The diagrams show that ARP request/reply packets are encapsulated within the Ethernet frame. The frame itself begins with a Preamble for synchronization, a Start of Frame Delimiter to signify the start of the frame, the destination and source MAC addresses, the frame type (ARP), the encapsulated ARP packet, padding incase extra data bytes need to be appended to bring the Ethernet frame to a minimized size, and a CRC (cyclical redundancy check) to provide error checking. The diagram of the ARP packet is shown to have a Hardware/MAC address type as 1 for Ethernet. The Protocol Type is 0x806, which is the value for an ARP request. If it were 0x835 then it would be for an ARP reply and if it were 0x800 it would be for an IP address. The Hardware Address Length is 6 bytes for Ethernet while the Protocol Address Length is 4 bytes for TCP/IP. The Operation code value is 1 for ARP reply and if the value was 2, then it would be for an ARP request (ARP request and ARP reply use the same packet format). The rest is self-explanatory.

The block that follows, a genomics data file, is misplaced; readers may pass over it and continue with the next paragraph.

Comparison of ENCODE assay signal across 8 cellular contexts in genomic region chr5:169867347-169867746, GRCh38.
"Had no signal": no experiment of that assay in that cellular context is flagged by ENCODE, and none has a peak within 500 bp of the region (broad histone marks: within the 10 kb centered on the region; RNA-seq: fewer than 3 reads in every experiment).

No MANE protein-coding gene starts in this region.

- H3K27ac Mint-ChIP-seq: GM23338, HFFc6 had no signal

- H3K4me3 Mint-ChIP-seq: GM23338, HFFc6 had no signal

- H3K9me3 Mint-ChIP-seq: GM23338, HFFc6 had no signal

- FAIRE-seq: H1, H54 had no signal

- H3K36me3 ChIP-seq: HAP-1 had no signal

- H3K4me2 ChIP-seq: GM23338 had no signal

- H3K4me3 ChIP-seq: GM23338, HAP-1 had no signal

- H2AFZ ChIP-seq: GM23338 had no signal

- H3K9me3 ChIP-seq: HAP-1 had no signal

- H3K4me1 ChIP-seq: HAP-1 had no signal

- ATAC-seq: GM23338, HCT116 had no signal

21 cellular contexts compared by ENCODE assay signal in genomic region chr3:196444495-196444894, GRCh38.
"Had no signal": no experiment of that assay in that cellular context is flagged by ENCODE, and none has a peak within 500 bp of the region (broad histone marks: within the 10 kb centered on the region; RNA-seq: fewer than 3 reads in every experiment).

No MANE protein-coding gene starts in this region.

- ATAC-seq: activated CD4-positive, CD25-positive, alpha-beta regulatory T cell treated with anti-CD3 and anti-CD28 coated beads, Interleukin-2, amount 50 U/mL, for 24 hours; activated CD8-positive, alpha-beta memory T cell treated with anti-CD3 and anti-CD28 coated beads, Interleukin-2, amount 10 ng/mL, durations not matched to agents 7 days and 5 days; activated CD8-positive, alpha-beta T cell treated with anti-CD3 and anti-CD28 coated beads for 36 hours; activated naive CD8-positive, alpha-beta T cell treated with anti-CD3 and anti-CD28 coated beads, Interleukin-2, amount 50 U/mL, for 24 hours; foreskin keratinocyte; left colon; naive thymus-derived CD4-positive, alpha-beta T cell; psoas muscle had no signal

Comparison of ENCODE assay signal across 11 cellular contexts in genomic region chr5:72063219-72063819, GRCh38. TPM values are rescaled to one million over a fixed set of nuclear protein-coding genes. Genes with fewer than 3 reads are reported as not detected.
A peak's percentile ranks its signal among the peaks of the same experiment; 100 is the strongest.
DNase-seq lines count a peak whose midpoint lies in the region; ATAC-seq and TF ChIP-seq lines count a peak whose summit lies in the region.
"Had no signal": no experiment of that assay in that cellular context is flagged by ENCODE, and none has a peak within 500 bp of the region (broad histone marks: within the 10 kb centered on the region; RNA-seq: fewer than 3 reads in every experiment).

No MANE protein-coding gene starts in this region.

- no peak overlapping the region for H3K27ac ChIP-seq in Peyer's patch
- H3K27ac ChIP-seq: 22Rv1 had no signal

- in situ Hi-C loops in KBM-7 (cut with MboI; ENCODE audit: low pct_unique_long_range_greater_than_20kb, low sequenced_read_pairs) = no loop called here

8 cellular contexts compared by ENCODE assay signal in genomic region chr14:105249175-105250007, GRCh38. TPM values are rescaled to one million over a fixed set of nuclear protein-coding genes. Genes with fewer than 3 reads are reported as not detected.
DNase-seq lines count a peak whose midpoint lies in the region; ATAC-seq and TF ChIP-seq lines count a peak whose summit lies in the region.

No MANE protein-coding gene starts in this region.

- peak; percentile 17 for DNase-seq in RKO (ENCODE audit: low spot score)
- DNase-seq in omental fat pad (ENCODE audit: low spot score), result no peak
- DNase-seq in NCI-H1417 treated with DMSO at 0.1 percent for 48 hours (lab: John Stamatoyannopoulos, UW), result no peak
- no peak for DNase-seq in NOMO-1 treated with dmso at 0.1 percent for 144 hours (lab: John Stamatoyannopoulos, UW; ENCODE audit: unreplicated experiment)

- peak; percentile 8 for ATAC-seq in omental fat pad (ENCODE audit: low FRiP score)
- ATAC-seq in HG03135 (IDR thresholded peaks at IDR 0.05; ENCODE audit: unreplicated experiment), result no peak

There is also the Reverse Address Resolution Protocol (RARP), as outlined in RFC 903, which does the opposite of ARP in that it will allow a host to find its IP address if only its MAC address is known. This protocol uses the same packet format as the Address Resolution Protocol (except now the MAC address is the known parameter/frame instead of the IP address and the Protocol Type is 0x8036 for RARP), but is a completely different protocol all together. RARP works by allowing diskless nodes, that are connected to an Ethernet network and do not know their own IP addresses when booting up, to request their protocol addresses by broadcasting a RARP request (in the Operation Code parameter of the ARP packet diagram, a RARP request would be a value of 3) packet to special RARP servers on the network that contain databases that store mappings of MAC address to IP addresses. The RARP servers will cross-reference the MAC address found in the RARP request packet with mappings found in its database. If a match is found the RARP server will then send the IP address back to the host by using a RARP reply (in the Operation Code parameter of the ARP packet diagram, a RARP reply would be a value of 4) packet. RARP has been since superseded by the Bootstrap Protocol (BOOTP), as defined in RFC 951, where by a host would connect to a BOOTP server in the same manner it would with a RARP server, and BOOTP and RARP have both been superseded by the Dynamic Host Configuration Protocol (DHCP), which allows a device to have a different protocol address each time it connects to the network.